HBO’s “Lovecraft Country” blends science fiction and horror with real-life terror, weaving in historical facts from civil rights injustices from America’s past.

The series explores metaphors representative of deeply human fears. “Even in episode one, this idea of ‘sun down’ town — so you can’t be Black after dark in this town. That’s a horror movie right there; that is the real-life horror,” creator Misha Green explained. “And then to play all of that, the monsters show up and you’re almost relieved, because human monsters are terrible, even worse than the real, actual monsters are.”

Jonathan Majors, who portrays Atticus Freeman, introduced the show as “one of the most human stories” he has experienced. “So far, it takes the imagination of human beings and it allows us to move through multiple genres in one season, encompassing the entire emotionality, spirituality and intellect of the human experience,” he said.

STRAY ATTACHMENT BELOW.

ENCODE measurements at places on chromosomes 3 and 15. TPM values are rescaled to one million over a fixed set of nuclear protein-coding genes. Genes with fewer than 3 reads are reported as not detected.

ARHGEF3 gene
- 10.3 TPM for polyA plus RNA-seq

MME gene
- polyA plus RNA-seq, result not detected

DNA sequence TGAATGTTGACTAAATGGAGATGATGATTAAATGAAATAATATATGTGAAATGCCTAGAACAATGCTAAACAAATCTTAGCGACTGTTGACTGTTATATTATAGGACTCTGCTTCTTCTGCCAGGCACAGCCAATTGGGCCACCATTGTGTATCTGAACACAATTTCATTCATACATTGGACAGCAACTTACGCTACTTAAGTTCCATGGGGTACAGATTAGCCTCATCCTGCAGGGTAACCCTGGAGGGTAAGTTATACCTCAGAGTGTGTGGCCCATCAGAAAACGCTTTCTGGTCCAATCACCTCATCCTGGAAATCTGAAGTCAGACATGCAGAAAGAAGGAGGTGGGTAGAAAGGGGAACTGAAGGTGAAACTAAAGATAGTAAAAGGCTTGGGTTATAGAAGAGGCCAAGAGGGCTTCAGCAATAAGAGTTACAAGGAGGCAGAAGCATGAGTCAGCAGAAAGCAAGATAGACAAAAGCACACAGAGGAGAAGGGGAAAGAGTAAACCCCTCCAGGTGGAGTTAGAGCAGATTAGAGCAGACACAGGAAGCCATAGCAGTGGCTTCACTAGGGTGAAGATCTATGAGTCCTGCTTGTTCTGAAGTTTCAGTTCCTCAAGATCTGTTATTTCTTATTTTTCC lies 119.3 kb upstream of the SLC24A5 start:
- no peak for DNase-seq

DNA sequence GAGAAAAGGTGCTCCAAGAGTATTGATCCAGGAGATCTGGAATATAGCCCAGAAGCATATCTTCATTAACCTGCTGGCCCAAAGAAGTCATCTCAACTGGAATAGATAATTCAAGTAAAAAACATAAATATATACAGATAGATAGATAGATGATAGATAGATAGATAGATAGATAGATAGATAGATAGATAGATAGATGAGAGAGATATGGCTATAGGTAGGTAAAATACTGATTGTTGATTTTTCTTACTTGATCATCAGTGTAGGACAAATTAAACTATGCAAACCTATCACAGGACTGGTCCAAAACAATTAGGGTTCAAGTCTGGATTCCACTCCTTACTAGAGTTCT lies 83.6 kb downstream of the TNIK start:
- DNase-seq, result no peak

But Jurnee Smollett, starring as Letitia “Leti” Lewis, an artist protesting across the country, believes the show is more than a protest art. “Honestly we’re just telling the truth. We’re just exposing the horrors this nation’s been built upon,” she said.

“We’re exposing ugly sides of it but also displaying us as Black Americans in our full living, breathing, fleshed-out selves — full-dimensional characters, who in spite of their oppression, are fighting to maintain their dignity, are fighting to maintain their joy, are people who laugh, are people who make love.”

She added: “And Love Craft Country really at its heart — it’s really family drama.”